Welcome to Seoul
I can never get enough of making portraits. It`s an excuse to get to know someone. Alaya is a cousin of a friend of mine and she was visiting Seoul for one week. I met her and found that she`s quite easy to talk to and also didn`t seem too camera shy either. We made arrangements to meet for two hours and see where things go(I prepared obviously).
I recently changed my camera system from Nikon to Fujifilm. I wanted to get to know the lenses better and determine which focal lengths work for various elements. I`m referring to room size and aesthetics, body shape and finally the mood of whomever I`m photographing. Occasionally I need to be further away from my subject to allow them enough time to lower their guard and feel comfortable. We`re all human.
On the day
We arranged to have tea and make some portraits. However, the tea house we originally decided upon had not yet opened. I felt a bit frustrated by this but was determined to keep the mood and atmosphere of the shoot alive. I didn't want that frustration to be conveyed to my subject and I didn't want my subject to feel lost and lose her energy and enthusiasm. She too came with a certain expectation of the shoot and I was determined to deliver on that. I really want my subjects to also have a good experience while making photographs together. Pleasant memories go a long way. So I decided to keep shooting knowing full well I would not use many of the pictures. I made do with the unexpected hurdles and used that to my advantage. We explored the neighbouring alleyways and I made use of elements that I thought would complement her visual appearance. I think it turned out well. We had two hours and I was determined to use every minute within those two hours to get the best out of Alaya.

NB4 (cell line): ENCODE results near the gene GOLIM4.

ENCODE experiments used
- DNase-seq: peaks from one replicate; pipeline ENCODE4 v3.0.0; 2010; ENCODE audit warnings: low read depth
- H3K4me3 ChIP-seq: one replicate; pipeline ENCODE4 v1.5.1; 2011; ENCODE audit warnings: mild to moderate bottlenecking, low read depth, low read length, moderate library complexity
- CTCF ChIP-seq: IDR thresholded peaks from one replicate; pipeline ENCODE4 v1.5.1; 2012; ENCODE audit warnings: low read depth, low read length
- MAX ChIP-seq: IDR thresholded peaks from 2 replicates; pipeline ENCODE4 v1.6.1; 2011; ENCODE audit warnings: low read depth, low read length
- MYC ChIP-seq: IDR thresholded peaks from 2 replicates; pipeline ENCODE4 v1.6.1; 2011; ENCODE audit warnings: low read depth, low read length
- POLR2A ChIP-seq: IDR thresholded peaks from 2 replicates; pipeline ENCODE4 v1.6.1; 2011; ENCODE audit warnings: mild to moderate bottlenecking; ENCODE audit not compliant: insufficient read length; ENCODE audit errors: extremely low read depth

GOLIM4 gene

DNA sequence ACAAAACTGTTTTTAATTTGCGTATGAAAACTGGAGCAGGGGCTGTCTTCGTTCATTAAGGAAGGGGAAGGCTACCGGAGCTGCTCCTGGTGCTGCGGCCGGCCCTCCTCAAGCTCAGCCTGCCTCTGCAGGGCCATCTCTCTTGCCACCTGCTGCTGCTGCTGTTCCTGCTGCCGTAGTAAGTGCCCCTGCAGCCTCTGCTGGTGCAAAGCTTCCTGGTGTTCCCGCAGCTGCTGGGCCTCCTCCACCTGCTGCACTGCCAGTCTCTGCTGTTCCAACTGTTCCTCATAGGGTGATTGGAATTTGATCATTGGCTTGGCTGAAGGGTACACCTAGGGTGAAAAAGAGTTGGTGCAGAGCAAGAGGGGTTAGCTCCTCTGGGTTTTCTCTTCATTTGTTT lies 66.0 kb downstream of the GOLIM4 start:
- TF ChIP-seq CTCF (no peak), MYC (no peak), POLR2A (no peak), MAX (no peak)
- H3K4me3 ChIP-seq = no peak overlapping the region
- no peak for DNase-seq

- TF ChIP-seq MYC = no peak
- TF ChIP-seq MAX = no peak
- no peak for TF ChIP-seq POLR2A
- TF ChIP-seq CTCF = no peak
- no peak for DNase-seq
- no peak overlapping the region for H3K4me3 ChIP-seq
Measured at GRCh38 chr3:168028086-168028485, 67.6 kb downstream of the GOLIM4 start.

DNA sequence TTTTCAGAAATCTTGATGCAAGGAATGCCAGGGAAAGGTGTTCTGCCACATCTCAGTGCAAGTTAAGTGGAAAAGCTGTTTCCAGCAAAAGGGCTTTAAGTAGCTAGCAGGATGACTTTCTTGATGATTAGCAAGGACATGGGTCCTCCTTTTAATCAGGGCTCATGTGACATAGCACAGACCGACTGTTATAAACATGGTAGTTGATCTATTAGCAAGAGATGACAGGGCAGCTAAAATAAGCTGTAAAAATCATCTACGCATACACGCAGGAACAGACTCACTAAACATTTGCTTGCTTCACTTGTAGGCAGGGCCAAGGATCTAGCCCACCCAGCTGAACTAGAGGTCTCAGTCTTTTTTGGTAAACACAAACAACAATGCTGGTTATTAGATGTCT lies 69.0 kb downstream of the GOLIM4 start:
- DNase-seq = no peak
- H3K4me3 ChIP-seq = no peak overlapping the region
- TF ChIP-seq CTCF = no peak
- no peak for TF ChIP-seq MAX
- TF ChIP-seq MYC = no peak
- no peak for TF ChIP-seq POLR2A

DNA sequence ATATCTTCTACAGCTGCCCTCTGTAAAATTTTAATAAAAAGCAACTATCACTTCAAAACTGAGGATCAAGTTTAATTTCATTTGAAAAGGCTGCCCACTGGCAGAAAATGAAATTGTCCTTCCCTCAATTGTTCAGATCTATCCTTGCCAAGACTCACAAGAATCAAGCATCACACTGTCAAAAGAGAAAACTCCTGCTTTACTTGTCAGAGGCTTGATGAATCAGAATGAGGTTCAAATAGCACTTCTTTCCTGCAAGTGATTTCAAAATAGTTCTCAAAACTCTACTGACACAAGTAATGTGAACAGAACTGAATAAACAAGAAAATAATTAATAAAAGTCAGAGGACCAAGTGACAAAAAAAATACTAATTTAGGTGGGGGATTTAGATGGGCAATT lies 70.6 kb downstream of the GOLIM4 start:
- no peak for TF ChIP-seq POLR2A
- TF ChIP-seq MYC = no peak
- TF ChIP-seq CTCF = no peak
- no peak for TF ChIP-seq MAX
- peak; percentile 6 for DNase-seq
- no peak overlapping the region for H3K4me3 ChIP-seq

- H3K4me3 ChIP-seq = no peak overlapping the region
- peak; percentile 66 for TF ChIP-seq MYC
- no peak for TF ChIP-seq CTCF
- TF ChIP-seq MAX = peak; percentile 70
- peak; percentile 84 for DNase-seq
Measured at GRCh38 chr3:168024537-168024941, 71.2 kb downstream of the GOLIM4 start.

During our time together, I guided her with every pose because not everybody is a model. I knew exactly what I wanted and the kind of body language that I wanted her to show. It usually helps if the photographer knows exactly what he or she wants. Being descriptive as possible puts everyone at ease. She did great!
A photographer and his tools
Might be a good idea to note or reiterate that I do acknowledge that the pictures do not possess a certain coherency or consistency with the mood and the light. This impromptu portrait session was for me to learn how to use my equipment and engage with my subject a lot more seamlessly and more authentically.
Gear isn`t solely responsible for the making of a photograph, however, it`s foolish to think that gear doesn`t influence the photographer in a certain way. With the Fujifilm system, suddenly there's something smaller in my hands and now there's something that's covering less of my face too. I`m sure to my subjects, I no longer look like a typical photographer. Another benefit from having smaller gear is appearing less intimidating for whoever is in front of the lens. Ultimately, this has made it a bit easier to draw different expressions and body language from my subjects.